Archive for the ‘home food production’ Category

Milkweed, For People and Others


People who live in wetter climates would be surprised, and probably amused, to learn what efforts I’ve made to have common weeds like nettles, burdock, chickweed, and milkweed grow on my property. Common milkweed, Asclepius syraica, has been especially difficult because it really does like moist soil and doesn’t tolerate “dry feet” or alkalinity gracefully.  It took a couple of tries before I got any to germinate, and now I finally have a few plants, which have to be watered and tended and fussed over as if they were orchids until they get stronger. I had to borrow photos because my own milkweed is still a bit on the spindly side.

One might well wonder why I bother. One reason is that I like to eat milkweed, especially the young seed pods, but the shoots and buds are just fine too. It’s a true nose-to-tail vegetable. Another is that I am transitioning from annual veggies to perennial wherever possible, and A. syraica is a good useful perennial that doesn’t require soil disturbance to grow. A third reason is that the flowers are fairly ornamental and send out a cloud of perfume reminiscent of flowery vanilla.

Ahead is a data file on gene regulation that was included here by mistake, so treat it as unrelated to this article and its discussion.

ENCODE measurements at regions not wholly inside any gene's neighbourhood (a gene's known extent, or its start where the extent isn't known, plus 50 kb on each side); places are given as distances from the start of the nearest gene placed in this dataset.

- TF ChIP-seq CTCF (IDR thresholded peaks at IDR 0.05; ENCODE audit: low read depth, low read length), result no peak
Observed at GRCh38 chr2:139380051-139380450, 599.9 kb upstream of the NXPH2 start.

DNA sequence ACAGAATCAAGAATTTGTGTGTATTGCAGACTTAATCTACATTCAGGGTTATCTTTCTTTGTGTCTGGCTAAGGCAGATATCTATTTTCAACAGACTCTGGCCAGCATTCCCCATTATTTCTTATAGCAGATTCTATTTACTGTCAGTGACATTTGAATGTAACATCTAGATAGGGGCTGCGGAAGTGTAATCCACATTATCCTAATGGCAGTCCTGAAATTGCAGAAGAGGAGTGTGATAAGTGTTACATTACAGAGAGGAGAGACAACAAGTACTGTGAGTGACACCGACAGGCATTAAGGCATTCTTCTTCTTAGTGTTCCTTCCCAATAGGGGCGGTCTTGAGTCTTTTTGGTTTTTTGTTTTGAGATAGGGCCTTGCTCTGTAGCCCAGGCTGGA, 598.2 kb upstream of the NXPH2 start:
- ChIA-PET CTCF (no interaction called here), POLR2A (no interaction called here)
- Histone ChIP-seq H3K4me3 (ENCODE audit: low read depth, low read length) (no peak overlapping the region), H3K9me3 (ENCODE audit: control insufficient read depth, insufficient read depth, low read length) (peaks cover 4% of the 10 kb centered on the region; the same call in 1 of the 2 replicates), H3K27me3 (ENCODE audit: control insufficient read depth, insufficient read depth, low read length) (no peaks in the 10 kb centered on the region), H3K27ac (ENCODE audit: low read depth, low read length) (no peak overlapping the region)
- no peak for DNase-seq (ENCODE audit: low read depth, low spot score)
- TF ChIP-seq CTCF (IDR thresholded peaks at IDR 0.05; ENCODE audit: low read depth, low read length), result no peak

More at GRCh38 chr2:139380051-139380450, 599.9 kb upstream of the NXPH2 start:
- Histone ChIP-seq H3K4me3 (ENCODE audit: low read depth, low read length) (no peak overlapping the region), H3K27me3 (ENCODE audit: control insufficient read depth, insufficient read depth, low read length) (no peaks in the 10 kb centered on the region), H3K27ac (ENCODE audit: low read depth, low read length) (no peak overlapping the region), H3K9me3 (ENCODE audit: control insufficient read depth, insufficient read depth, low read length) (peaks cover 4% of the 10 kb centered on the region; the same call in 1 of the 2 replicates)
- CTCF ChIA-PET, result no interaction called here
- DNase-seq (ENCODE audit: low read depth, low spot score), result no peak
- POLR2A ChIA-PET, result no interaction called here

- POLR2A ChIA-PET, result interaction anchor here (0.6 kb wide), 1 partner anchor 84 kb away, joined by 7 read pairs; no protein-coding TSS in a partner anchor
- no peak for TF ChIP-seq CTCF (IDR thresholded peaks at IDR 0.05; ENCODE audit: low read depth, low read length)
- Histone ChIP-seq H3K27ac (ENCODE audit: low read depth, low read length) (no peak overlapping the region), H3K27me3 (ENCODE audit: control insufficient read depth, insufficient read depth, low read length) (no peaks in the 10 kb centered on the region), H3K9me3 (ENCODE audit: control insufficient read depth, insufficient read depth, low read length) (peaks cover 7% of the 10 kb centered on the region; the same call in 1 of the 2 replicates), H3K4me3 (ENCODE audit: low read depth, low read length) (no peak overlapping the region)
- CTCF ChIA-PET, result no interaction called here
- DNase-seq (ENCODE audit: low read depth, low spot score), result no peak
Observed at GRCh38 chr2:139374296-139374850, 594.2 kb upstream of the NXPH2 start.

A fourth reason can be seen on this map:

Monarch migration

Notice how the sightings in New Mexico just peter out, while the ones in wetter areas east and west continue northward. Compare this to the maps on the same site for larvae and for milkweed. The migration of monarch butterflies from Mexico to the northern US is a migration of generations. The butterfly that arrives in Montana may be great-great-grandchild to the butterfly that flew north from Michoacon. All along the way they need breeding habitat, and their larvae feed on A. syraica and a couple of other closely related milkweed species. The leg of the journey through desert northern Mexico and southern New Mexico is a barren one, and a few milkweed oases along the way might help more monarchs make it to Colorado and further north. I can’t guarantee it, of course, but it seems worth a try. Adult monarchs will sip nectar from many flower species, but the fate of the larvae is tied to milkweed supply.